Charmainne Cruje, PhD Candidate, is bridging the gap between medical imaging and nanotechnology. Cruje is completing her doctoral work with the Department of Medical Biophysics and is co-supervised by Robarts scientist Maria Drangova, PhD, and Elizabeth Gillies in the Department of Chemistry at Western University.
In this Q&A, she discusses her current research project, her clinical background and her decision to return to academia.
What does your research focus on?
I’m focused on developing a contrast agent with nanoparticles. 'Nanoparticle' seems to be a buzz-word these days – it simply means a particle sized in the nano-scale. Contrast agents in nanoparticle form are used in pre-clinical studies, and we also use them for drug delivery. They can be designed to localize specific tissues, which is useful in imaging and drug therapy. We don’t have a nanoparticle-based contrast agent that is usable for specialized techniques in micro-CT imaging. And that’s what I’m currently developing.
With the Gillies lab, I’m developing the nanoparticle. And with the Drangova group, I will be applying it to medical imaging in small animal models. The project is very hands-on – I develop and synthesize the contast agent, and then image and observe the animal models injected with the agent.
My research involves both medical imaging and nanotechnology at the same time – I feel that I’m bridging that gap with my project.
What is the potential impact of your research?
In general, I want to be able to visually separate the vasculature from the rest of the body in micro-CT imaging. Any tissue in the body relies on blood supply, so being able to image the vasculature will be key to solving many disease questions. By applying the contrast agent I’m developing to specialized micro-CT imaging, we'll be able to image the smallest vessels in live animals in approximately fifteen minutes.
I’m also interested in multi-modal imaging using contrast agents, as well as creating multi-functional nanoparticles – meaning we can use nanoparticles to provide contrast in imaging, to deliver drugs and to monitor the progress of treatment. That’s a very big ambition though, for down the road.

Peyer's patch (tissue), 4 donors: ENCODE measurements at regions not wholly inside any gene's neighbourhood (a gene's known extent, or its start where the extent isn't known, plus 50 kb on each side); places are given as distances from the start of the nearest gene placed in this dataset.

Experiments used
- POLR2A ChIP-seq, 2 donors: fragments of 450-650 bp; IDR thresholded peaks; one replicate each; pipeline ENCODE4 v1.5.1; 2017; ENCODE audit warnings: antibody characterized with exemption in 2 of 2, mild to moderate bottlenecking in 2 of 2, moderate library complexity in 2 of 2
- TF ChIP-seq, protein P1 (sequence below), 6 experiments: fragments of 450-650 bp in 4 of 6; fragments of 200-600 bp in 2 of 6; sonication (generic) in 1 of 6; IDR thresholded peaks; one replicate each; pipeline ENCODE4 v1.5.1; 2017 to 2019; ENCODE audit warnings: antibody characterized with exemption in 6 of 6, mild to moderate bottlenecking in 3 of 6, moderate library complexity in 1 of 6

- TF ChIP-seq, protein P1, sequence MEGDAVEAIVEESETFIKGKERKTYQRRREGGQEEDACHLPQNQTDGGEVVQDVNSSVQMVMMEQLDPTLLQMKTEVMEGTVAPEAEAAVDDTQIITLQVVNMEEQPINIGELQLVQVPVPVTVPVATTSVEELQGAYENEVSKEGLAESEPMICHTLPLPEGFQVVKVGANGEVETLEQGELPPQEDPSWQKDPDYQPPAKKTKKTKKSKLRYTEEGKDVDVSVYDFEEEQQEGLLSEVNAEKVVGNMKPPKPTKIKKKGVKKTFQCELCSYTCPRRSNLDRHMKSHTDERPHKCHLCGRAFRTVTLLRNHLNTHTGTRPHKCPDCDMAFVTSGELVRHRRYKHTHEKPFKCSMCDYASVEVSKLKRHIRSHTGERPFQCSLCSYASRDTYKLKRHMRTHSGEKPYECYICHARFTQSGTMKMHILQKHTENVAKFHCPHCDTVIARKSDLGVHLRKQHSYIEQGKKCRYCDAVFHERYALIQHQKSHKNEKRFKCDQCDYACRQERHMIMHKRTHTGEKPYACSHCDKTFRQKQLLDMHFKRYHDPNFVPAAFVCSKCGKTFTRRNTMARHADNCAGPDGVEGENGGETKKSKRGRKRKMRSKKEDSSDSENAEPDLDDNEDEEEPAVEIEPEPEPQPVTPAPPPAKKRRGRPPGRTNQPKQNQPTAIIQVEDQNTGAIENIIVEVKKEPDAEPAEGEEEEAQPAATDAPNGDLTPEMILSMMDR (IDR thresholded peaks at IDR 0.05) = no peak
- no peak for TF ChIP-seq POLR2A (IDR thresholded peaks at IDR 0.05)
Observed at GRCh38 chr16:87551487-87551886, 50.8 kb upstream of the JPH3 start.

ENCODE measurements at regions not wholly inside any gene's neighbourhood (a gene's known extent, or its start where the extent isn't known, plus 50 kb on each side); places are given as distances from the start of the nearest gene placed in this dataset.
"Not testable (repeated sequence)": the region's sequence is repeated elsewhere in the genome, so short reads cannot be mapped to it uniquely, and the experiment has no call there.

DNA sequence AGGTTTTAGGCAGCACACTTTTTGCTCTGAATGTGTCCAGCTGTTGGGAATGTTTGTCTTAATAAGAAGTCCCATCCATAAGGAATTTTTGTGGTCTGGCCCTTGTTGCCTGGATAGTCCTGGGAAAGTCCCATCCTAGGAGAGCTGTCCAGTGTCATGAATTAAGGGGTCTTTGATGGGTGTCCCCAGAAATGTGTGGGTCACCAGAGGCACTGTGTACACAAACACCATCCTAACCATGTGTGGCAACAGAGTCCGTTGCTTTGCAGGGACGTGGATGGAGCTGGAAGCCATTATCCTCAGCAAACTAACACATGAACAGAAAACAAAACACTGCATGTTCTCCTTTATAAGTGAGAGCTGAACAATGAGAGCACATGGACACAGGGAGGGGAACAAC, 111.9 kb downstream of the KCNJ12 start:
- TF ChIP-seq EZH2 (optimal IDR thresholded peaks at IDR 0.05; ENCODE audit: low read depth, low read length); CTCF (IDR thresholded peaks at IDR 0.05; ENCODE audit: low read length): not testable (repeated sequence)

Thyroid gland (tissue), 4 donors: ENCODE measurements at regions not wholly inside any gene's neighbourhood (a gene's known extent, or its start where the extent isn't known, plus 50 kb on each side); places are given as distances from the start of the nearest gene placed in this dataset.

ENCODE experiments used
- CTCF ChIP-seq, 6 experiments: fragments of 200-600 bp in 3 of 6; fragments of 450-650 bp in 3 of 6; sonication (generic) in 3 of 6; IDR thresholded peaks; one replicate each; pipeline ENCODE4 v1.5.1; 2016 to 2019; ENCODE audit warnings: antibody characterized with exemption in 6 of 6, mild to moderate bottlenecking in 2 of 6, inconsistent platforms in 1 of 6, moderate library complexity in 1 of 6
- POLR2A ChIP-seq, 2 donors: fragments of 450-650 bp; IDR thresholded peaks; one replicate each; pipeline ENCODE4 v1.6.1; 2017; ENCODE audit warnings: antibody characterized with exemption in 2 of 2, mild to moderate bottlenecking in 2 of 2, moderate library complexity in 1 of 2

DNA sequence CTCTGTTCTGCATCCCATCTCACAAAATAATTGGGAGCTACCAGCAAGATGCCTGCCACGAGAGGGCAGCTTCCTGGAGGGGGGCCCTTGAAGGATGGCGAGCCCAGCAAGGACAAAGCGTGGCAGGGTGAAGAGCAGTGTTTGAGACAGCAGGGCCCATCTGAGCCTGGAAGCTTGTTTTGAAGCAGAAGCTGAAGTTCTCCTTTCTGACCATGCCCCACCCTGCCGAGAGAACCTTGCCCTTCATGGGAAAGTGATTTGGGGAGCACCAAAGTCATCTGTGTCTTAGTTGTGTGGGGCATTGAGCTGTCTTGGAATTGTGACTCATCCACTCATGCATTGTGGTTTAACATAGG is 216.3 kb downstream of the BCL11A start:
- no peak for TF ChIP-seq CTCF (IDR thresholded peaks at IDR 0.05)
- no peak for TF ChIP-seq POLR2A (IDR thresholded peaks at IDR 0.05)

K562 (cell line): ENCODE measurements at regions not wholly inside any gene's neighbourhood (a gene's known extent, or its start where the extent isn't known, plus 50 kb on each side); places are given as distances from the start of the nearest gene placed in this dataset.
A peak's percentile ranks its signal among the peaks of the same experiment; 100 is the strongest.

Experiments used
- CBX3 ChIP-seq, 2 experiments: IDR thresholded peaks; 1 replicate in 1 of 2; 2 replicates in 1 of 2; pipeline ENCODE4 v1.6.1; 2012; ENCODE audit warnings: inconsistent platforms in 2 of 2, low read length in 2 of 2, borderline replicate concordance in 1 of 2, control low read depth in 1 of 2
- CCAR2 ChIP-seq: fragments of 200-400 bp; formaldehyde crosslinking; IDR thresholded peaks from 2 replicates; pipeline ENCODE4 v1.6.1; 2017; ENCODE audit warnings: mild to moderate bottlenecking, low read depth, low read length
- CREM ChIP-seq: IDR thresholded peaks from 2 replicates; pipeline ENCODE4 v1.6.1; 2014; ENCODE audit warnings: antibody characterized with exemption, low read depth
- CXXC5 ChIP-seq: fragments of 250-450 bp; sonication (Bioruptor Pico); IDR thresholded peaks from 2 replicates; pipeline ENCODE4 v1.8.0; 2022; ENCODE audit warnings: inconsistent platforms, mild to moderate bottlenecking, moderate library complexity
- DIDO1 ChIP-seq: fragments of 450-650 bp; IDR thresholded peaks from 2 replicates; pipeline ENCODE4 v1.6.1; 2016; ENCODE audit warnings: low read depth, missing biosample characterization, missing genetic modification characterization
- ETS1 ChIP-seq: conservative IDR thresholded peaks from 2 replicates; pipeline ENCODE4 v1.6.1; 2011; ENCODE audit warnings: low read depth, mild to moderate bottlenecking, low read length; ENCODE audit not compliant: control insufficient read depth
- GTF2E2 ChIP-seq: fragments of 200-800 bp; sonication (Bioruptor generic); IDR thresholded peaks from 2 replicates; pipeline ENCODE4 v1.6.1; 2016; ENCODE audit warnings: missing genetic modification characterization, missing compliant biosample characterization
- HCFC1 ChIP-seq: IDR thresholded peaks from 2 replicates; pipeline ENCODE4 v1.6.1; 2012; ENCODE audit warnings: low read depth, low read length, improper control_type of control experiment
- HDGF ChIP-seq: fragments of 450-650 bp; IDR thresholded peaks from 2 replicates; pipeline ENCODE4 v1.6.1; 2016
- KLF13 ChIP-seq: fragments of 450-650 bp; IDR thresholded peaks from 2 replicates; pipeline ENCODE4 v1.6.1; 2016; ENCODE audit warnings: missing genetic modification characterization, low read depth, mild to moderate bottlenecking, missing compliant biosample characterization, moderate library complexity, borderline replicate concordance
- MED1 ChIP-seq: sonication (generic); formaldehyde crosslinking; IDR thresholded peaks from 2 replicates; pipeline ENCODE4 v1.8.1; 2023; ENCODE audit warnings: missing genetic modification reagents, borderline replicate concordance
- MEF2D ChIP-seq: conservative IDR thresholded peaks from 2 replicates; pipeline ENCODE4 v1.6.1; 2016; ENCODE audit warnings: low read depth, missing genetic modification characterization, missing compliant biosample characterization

What is your education and research background?
I completed my undergraduate degree in physics at the University of Toronto. As a student, I got the chance to work at the Carlo Fidani Regional Cancer Centre in Mississauga. Fortunately for me, I was then able to secure a full-time position in same cancer centre as a physics associate. So in general, my background is in radiation therapy.
I wanted to move my career forward by pursuing a master's degree at Ryerson University. During my graduate studies there, I demonstrated that gold nanoparticles can be modified to target cancer cells and increased cell death due to radiation therapy.
What motivated you to return to academia and pursue a doctoral degree? And what appealed to you about training at Robarts?
Medical biophysics is a very interdisciplinary field, and a lot of the leaders in the field trained at Robarts and Western. I’ve learned so much in the past few years at Robarts. And I have everything I need here – the accessibility to resources is so helpful, and all the experts are in one building.
With this PhD, I hope to increase my qualifications and open career doors in industry, academia or health care. As a trainee, I want to maximize my experience here and make the best use of this environment and my program. I hope to be a much better scientist after I graduate.